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The Kerr-McGee settlement and the Silkwood case are especially relevant with the current lockout of Honeywell uranium hexafluoride workers – who may have been locked out due to expressing safety concerns. This book excerpt discusses the poor working conditions at Kerr-McGee’s Cimarron plant where Mixed Oxide, MOX, (i.e. using plutonium) nuclear fuel rods were assembled: http://www.booknoise.net/manwhohatedwork/excerpt2.html
Silkwood movie trailer: http://youtu.be/iNyrSR5JGh8

Karen Gay Silkwood (February 19, 1946 – November 13, 1974) was an American chemical technician and labor union activist known for raising concerns about corporate practices related to health and safety of workers in a nuclear facility. She is most famous for her mysterious death, which was the subject of a victorious lawsuit against the chemical company Kerr-McGee. She gained more fame when she was portrayed by Meryl Streep in Nora Ephron’s 1983 Academy Award-nominated film “Silkwood”.

She worked at the Kerr-McGee Cimarron Fuel Fabrication Site plant near Crescent, Oklahoma, United States. Silkwood’s job was making plutonium pellets for nuclear reactor fuel rods. This plant experienced theft of plutonium by workers during this era. She joined the union and became an activist on behalf of issues of health and safety at the plant as a member of the union’s negotiating team, the first woman to have that position at Kerr-McGee. In the summer of 1974, she testified to the Atomic Energy Commission about her concerns.

For three days in November, she was found to have abnormal but low levels of plutonium contamination on her person and in her home. That month, while driving to meet with David Burnham, a New York Times journalist, and Steve Wodka, an official of her union’s national office, she died in a car accident under unclear circumstances.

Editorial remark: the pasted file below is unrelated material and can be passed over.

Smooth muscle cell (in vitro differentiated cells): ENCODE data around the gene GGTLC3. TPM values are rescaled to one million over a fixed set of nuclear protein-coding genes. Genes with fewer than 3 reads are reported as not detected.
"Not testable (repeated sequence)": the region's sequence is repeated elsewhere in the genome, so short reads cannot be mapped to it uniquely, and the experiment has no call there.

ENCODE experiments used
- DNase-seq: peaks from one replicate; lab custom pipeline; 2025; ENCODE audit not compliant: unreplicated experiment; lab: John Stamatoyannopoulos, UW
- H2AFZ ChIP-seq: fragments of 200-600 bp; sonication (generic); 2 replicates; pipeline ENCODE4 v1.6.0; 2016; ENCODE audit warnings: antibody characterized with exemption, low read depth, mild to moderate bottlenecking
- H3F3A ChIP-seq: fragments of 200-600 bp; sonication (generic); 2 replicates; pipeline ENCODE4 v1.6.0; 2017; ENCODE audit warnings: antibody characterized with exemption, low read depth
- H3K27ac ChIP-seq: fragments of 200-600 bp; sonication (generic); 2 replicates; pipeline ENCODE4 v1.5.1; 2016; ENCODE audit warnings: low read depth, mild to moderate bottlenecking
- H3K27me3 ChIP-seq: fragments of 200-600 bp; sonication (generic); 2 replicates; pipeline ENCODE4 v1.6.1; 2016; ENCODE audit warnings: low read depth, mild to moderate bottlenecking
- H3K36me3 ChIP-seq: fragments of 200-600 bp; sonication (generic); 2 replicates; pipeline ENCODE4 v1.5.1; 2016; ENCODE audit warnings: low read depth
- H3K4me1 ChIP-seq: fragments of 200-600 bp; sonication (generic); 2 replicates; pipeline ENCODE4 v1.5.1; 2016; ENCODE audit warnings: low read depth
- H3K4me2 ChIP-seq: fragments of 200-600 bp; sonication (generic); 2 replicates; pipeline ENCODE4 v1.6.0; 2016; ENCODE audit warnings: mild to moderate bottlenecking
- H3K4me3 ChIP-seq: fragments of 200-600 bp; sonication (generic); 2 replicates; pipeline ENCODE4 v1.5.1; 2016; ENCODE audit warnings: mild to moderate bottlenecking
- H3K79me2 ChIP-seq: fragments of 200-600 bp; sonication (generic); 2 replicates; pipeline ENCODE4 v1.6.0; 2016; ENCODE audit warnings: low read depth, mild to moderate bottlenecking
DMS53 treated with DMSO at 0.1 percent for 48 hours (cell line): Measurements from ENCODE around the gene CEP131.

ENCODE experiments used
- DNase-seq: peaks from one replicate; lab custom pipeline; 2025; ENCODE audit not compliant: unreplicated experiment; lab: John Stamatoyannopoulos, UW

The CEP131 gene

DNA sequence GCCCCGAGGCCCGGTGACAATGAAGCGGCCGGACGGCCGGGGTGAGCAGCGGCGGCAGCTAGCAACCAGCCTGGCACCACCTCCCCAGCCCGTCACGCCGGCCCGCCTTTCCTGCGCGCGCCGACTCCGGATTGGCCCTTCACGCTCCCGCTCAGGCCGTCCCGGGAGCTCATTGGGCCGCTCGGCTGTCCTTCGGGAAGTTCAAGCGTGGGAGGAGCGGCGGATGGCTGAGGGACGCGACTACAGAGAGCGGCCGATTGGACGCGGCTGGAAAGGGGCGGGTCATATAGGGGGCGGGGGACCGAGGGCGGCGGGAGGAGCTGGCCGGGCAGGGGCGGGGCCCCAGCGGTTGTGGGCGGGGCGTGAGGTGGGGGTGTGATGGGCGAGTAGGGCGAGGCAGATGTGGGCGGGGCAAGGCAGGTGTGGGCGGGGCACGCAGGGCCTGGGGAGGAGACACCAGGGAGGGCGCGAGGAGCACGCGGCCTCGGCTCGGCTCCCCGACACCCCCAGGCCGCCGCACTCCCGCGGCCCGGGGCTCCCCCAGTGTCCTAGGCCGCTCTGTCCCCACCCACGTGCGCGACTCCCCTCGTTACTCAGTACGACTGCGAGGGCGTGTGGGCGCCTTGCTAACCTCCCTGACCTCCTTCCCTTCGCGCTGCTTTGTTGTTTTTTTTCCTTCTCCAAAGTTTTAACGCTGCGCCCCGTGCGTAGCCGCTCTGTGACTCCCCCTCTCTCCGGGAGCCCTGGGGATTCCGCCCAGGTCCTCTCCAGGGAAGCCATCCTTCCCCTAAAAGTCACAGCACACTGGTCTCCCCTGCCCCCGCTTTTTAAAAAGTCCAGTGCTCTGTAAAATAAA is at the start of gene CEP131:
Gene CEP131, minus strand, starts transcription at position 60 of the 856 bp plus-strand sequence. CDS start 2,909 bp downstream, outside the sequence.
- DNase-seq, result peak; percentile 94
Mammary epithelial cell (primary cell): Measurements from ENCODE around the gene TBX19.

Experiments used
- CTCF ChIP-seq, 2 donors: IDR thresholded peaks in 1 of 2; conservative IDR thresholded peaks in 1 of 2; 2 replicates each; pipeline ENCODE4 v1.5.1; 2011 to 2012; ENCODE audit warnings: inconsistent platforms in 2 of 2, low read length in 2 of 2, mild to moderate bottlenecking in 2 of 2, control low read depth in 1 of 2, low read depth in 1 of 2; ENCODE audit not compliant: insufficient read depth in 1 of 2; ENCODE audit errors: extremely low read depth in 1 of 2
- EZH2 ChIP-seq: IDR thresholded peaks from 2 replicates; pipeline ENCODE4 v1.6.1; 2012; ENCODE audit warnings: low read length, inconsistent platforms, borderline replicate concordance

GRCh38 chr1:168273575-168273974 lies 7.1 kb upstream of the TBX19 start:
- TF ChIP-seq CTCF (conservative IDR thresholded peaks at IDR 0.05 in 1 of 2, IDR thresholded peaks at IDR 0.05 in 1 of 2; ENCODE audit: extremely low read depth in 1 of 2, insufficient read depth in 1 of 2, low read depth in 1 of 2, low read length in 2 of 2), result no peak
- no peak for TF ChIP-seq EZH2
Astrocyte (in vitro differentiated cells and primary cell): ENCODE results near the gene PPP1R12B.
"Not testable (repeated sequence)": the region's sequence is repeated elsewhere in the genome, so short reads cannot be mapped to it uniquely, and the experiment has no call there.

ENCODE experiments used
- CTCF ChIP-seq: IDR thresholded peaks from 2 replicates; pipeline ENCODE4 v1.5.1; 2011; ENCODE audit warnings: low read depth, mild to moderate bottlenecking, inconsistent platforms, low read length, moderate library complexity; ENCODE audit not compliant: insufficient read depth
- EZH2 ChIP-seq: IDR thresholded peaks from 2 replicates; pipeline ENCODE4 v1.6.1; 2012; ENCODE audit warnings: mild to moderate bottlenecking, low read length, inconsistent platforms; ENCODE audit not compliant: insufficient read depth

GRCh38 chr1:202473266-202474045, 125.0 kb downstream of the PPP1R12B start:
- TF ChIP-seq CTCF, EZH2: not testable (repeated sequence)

Her family sued Kerr-McGee on behalf of her estate. In what was the longest trial up until then in Oklahoma history, the jury found Kerr-McGee liable for the plutonium contamination of Silkwood, and awarded substantial damages. These were reduced on appeal, but the case reached the United States Supreme Court in 1979, which upheld the damages verdict. Before another trial took place, Kerr-McGee settled with the estate out of court for US $1.38 million, while not admitting liability.

Silkwood was born in Longview, Texas, the daughter of Merle and William Silkwood, and raised in Nederland, Texas. She attended Lamar State College in Beaumont.[1] In 1965, she married William Meadows, an oil pipeline worker, with whom she had three children. Silkwood left her husband in 1972 and moved to Oklahoma City, where she briefly worked as a hospital clerk.[2][3]

Union activities

After being hired at Kerr-McGee in 1972, Silkwood joined the local Oil, Chemical & Atomic Workers Union and took part in a strike at the plant. After the strike ended, she was elected to the union’s bargaining committee, the first woman to achieve that position at the Kerr-McGee plant.[1] She was assigned to investigate health and safety issues. She discovered what she believed to be numerous violations of health regulations, including exposure of workers to contamination, faulty respiratory equipment and improper storage of samples. She believed the lack of sufficient shower facilities could increase the risk of employee contamination.[4]

The Oil, Chemical and Atomic Workers Union said that “the Kerr-McGee plant had manufactured faulty fuel rods, falsified product inspection records, and risked employee safety;” it threatened litigation.[1] In the summer of 1974, Silkwood testified to the Atomic Energy Commission (AEC) about having been contaminated, alleging that safety standards had slipped because of a production speedup. She was appearing with other union members.[5]

On November 5, 1974, Silkwood performed a routine self-check and found that her body contained almost 400 times the legal limit for plutonium contamination. She was decontaminated at the plant and sent home with a testing kit to collect urine and feces for further analysis. Although there was plutonium on the exterior surfaces (the ones she touched) of the gloves which she had been using, the gloves did not have any holes. This suggests the contamination had come not from inside the glovebox, but from some other source.[6]